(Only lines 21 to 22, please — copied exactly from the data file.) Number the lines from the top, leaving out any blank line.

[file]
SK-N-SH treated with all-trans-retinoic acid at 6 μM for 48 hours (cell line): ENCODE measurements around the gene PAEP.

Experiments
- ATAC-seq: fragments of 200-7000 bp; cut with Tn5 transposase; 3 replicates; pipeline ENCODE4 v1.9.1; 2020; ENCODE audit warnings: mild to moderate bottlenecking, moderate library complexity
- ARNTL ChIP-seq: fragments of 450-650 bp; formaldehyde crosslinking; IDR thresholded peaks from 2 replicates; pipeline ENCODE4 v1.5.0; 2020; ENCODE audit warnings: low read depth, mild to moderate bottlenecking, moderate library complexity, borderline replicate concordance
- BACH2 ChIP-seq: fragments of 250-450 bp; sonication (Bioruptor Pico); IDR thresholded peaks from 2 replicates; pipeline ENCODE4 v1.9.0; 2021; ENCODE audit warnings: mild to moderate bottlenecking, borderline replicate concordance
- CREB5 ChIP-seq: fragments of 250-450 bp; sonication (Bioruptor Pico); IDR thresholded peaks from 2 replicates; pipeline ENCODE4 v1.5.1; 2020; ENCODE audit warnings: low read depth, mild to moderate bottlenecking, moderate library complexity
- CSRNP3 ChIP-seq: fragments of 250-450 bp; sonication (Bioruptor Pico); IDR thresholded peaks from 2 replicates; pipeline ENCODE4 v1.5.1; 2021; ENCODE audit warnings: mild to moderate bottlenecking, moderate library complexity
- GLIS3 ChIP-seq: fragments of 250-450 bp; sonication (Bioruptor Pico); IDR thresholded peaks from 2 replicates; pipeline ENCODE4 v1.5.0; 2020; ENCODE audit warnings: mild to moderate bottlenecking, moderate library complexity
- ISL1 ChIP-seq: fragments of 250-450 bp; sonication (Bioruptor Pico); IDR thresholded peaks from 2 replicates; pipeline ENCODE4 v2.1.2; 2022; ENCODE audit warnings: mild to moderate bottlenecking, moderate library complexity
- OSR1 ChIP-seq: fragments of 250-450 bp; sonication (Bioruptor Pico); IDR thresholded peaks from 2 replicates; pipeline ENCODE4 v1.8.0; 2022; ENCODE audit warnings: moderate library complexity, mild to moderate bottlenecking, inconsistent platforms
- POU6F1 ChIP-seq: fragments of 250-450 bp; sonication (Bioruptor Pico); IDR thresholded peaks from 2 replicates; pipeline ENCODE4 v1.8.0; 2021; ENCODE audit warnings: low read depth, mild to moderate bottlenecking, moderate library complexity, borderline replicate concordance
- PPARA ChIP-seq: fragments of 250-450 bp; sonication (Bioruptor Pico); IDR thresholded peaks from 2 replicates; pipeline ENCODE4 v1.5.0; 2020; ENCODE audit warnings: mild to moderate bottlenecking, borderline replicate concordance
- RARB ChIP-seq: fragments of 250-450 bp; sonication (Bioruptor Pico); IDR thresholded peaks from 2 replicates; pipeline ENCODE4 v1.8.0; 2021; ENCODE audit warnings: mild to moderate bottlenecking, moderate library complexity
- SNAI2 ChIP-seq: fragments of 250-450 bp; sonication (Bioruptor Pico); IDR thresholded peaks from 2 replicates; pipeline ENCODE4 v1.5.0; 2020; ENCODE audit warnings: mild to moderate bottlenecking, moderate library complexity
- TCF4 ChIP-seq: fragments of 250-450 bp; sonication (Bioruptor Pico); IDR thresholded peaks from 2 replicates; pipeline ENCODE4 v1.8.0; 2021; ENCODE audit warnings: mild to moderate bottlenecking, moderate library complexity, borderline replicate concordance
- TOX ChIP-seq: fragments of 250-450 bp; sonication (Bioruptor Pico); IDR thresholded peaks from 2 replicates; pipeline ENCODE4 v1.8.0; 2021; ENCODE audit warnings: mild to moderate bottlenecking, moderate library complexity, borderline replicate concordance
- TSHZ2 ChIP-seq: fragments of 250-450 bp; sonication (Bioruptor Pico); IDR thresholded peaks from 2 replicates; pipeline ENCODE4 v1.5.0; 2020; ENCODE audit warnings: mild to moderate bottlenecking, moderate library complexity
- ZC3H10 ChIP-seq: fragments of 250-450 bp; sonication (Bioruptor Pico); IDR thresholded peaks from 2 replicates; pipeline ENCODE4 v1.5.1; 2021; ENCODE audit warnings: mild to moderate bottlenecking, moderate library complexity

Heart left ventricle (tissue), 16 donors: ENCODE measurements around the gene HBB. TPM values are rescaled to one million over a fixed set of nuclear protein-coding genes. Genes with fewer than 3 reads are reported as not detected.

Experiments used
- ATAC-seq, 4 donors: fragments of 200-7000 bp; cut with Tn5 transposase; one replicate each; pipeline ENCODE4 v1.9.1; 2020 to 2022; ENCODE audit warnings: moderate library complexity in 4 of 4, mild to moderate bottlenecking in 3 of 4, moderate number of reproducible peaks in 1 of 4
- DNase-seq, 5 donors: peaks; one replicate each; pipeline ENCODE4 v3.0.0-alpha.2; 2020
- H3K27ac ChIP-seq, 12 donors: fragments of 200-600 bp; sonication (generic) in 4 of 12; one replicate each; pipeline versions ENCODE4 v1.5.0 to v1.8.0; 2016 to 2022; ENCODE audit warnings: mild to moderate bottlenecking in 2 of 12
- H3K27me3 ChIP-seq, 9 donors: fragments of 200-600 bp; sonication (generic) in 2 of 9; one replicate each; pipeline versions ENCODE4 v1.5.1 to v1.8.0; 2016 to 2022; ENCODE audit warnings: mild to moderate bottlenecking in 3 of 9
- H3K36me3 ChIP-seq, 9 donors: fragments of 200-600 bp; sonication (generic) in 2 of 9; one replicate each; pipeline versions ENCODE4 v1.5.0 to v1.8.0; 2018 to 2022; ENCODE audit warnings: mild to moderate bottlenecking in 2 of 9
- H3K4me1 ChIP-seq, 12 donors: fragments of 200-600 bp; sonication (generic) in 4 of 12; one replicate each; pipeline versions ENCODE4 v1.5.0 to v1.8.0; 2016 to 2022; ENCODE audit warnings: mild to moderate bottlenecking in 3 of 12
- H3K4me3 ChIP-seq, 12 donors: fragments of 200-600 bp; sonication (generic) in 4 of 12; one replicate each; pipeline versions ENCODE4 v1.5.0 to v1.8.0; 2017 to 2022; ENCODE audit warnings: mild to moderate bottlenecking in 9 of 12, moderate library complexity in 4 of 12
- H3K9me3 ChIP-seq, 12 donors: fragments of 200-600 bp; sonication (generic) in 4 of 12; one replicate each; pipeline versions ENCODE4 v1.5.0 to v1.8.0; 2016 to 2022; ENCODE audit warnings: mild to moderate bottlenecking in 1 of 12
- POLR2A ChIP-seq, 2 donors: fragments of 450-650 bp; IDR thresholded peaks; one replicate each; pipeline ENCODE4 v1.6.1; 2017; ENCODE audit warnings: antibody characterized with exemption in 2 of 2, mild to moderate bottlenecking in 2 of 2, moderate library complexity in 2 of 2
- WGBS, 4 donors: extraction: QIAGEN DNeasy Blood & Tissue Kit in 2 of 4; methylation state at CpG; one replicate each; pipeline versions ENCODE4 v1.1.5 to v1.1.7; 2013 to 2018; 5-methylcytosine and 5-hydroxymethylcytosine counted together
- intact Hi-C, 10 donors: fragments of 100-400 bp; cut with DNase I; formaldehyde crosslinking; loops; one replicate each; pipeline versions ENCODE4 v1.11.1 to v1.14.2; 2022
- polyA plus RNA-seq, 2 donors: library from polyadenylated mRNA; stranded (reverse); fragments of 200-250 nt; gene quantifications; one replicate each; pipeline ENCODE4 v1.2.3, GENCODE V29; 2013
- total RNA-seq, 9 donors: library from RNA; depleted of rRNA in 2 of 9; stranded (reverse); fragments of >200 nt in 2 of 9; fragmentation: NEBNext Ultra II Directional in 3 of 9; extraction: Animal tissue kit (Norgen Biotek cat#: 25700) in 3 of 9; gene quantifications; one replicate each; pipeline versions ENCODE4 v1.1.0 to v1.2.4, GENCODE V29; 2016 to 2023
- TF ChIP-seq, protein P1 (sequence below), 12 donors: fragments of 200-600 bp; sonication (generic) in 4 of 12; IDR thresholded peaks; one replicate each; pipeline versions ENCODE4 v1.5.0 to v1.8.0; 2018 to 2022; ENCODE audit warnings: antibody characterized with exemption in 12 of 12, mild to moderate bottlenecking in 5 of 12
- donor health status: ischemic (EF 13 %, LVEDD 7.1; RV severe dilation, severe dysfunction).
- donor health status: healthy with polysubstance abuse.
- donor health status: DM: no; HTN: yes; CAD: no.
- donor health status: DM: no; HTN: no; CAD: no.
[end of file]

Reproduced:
- ATAC-seq, 4 donors: fragments of 200-7000 bp; cut with Tn5 transposase; one replicate each; pipeline ENCODE4 v1.9.1; 2020 to 2022; ENCODE audit warnings: moderate library complexity in 4 of 4, mild to moderate bottlenecking in 3 of 4, moderate number of reproducible peaks in 1 of 4
- DNase-seq, 5 donors: peaks; one replicate each; pipeline ENCODE4 v3.0.0-alpha.2; 2020